Lab 5 Air Pressure Lab Online.docx - Name: Rachel Pitt GEOG...

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Name: Rachel PittGEOG 1005, Lab Exercise 5Spring Semester, 2016Atmospheric PressureThe atmosphere is a fragile envelope of gases that surrounds Earth and is held in place by gravity. Because itis a gas and because it is not uniformly heated, it is in constant motion, both horizontal (advection) and vertical(convection), and also because it is not uniformly heated, air pressure constantly changes at any given location.Atmospheric pressure is defined as the force exerted by the atmosphere on a surface. It is essentially the massor weight of the atmosphere above a given point. Therefore, as you ascend in altitude, the pressure decreases,because there is less atmosphere above you than there was when you were at a lower altitude. When we measureairpressure, we are measuring the mass or weight of the atmosphere.Because records are maintained over a protracted period of time, averages for pressure have been determined.Following are values for sea level in different units of measurement: 14.7 pounds per square inch (14.7 lb/in2),1,033grams per square centimeter (1,033 g/cm2), 29.92 inches of mercury (29.92 In Hg), 760 millimeters ofmercury (760mm Hg), 1,013.25 millibars (1,013.25 mb), or 1,013.25 hectopascals (1,013.25 hp). Which of theseunit is chosenis controlled by the system of units being used by the worker.Sometimes different systems of measurement get mixed together due to the equipment available, and that isthecase with this exercise. However, eventually all of the units must be converted into the same system. Thefinalanswer for the last part of this exercise will be in SI (metric) units.Part I Exercises:Normal sea level air pressure may be expresses as follows:29.92 inches of mercury, 760 mm of mercury, 1,013.2 millibars, 14.7 lb/in2, 1,033 g/cm2.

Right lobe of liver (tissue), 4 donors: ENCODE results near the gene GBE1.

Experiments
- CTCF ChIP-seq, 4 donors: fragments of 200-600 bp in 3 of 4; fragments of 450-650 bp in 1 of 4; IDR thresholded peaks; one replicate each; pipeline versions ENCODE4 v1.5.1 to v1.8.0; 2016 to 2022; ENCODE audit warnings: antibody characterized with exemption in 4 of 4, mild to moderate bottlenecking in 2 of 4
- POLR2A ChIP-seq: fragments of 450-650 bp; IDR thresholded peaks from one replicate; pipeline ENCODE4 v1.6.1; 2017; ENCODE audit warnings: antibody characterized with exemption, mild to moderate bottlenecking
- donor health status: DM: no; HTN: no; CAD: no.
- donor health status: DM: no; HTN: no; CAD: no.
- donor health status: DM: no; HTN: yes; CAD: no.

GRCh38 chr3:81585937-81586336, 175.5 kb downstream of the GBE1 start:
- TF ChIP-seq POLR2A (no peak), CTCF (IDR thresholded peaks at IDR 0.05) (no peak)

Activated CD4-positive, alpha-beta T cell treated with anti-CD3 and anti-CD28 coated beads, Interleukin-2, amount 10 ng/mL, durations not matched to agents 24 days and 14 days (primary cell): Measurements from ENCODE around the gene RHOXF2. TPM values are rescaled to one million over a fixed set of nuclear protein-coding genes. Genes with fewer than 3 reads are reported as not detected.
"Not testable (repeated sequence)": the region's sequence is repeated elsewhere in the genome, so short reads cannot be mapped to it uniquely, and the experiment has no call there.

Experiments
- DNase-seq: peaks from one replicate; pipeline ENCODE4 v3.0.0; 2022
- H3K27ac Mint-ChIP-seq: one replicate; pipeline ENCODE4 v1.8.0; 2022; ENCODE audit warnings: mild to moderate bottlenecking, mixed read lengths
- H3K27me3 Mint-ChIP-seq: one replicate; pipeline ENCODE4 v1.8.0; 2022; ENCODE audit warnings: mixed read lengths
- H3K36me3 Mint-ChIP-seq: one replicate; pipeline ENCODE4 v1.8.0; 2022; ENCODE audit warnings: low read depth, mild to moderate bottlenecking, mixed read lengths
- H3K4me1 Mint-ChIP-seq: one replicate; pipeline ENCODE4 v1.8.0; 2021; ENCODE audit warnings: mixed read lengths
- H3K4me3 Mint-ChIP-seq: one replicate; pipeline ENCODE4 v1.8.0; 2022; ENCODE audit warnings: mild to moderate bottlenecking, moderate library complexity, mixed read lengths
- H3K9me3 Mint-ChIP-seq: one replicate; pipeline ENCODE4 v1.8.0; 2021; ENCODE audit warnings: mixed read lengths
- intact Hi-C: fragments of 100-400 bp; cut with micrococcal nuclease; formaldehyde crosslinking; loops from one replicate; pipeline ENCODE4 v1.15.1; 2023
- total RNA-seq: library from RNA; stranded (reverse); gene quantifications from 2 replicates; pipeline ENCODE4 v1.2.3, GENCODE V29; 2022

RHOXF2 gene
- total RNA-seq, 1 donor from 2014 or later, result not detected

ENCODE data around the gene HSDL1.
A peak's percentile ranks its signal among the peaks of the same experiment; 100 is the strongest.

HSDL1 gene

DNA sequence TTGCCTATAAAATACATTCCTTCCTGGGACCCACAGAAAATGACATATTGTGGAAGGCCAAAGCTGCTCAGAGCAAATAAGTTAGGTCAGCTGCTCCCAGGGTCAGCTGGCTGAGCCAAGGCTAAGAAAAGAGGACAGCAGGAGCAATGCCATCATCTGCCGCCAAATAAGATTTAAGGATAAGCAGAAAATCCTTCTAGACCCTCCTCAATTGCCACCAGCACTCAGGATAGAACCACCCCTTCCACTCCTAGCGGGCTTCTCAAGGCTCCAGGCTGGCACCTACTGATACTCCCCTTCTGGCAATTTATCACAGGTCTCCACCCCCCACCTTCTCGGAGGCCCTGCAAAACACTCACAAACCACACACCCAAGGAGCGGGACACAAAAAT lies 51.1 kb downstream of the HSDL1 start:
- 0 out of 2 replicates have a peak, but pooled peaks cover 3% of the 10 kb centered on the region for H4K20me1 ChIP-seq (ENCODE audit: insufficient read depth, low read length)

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Term
Spring
Professor
CF.Lohrengel
Tags
Atmosphere, Geography, Altimeter
We have textbook solutions for you!
The document you are viewing contains questions related to this textbook.
Calculus: Early Transcendental Functions
The document you are viewing contains questions related to this textbook.
Chapter 1 / Exercise 44
Calculus: Early Transcendental Functions
Edwards/Larson
Expert Verified

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